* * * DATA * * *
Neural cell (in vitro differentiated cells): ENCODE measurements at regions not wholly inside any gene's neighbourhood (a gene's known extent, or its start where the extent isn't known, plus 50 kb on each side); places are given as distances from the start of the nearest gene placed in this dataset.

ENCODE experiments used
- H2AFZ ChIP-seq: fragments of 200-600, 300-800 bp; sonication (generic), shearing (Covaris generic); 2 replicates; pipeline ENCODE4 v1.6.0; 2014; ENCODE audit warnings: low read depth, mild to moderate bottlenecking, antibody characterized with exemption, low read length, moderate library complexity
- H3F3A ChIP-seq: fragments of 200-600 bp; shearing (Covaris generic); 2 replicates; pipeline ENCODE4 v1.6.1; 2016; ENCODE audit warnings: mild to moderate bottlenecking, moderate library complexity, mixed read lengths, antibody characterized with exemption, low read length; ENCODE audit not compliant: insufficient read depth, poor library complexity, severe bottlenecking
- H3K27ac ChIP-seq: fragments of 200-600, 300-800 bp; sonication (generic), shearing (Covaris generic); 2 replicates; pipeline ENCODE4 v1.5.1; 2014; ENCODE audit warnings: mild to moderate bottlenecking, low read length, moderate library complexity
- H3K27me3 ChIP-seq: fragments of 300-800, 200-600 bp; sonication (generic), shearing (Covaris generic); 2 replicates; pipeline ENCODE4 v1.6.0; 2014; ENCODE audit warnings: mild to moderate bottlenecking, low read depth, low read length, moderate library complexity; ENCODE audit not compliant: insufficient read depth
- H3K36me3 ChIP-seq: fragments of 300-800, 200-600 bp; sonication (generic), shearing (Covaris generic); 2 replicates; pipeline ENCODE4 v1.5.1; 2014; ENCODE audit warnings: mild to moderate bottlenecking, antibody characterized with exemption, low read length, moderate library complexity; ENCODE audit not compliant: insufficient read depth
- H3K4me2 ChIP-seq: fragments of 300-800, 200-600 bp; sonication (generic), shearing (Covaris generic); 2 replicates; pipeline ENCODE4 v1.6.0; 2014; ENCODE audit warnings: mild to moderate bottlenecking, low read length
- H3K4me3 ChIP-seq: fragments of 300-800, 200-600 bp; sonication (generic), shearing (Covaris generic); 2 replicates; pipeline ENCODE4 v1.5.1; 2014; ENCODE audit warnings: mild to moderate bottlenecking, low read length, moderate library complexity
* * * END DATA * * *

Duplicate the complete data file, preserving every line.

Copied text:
Neural cell (in vitro differentiated cells): ENCODE measurements at regions not wholly inside any gene's neighbourhood (a gene's known extent, or its start where the extent isn't known, plus 50 kb on each side); places are given as distances from the start of the nearest gene placed in this dataset.

ENCODE experiments used
- H2AFZ ChIP-seq: fragments of 200-600, 300-800 bp; sonication (generic), shearing (Covaris generic); 2 replicates; pipeline ENCODE4 v1.6.0; 2014; ENCODE audit warnings: low read depth, mild to moderate bottlenecking, antibody characterized with exemption, low read length, moderate library complexity
- H3F3A ChIP-seq: fragments of 200-600 bp; shearing (Covaris generic); 2 replicates; pipeline ENCODE4 v1.6.1; 2016; ENCODE audit warnings: mild to moderate bottlenecking, moderate library complexity, mixed read lengths, antibody characterized with exemption, low read length; ENCODE audit not compliant: insufficient read depth, poor library complexity, severe bottlenecking
- H3K27ac ChIP-seq: fragments of 200-600, 300-800 bp; sonication (generic), shearing (Covaris generic); 2 replicates; pipeline ENCODE4 v1.5.1; 2014; ENCODE audit warnings: mild to moderate bottlenecking, low read length, moderate library complexity
- H3K27me3 ChIP-seq: fragments of 300-800, 200-600 bp; sonication (generic), shearing (Covaris generic); 2 replicates; pipeline ENCODE4 v1.6.0; 2014; ENCODE audit warnings: mild to moderate bottlenecking, low read depth, low read length, moderate library complexity; ENCODE audit not compliant: insufficient read depth
- H3K36me3 ChIP-seq: fragments of 300-800, 200-600 bp; sonication (generic), shearing (Covaris generic); 2 replicates; pipeline ENCODE4 v1.5.1; 2014; ENCODE audit warnings: mild to moderate bottlenecking, antibody characterized with exemption, low read length, moderate library complexity; ENCODE audit not compliant: insufficient read depth
- H3K4me2 ChIP-seq: fragments of 300-800, 200-600 bp; sonication (generic), shearing (Covaris generic); 2 replicates; pipeline ENCODE4 v1.6.0; 2014; ENCODE audit warnings: mild to moderate bottlenecking, low read length
- H3K4me3 ChIP-seq: fragments of 300-800, 200-600 bp; sonication (generic), shearing (Covaris generic); 2 replicates; pipeline ENCODE4 v1.5.1; 2014; ENCODE audit warnings: mild to moderate bottlenecking, low read length, moderate library complexity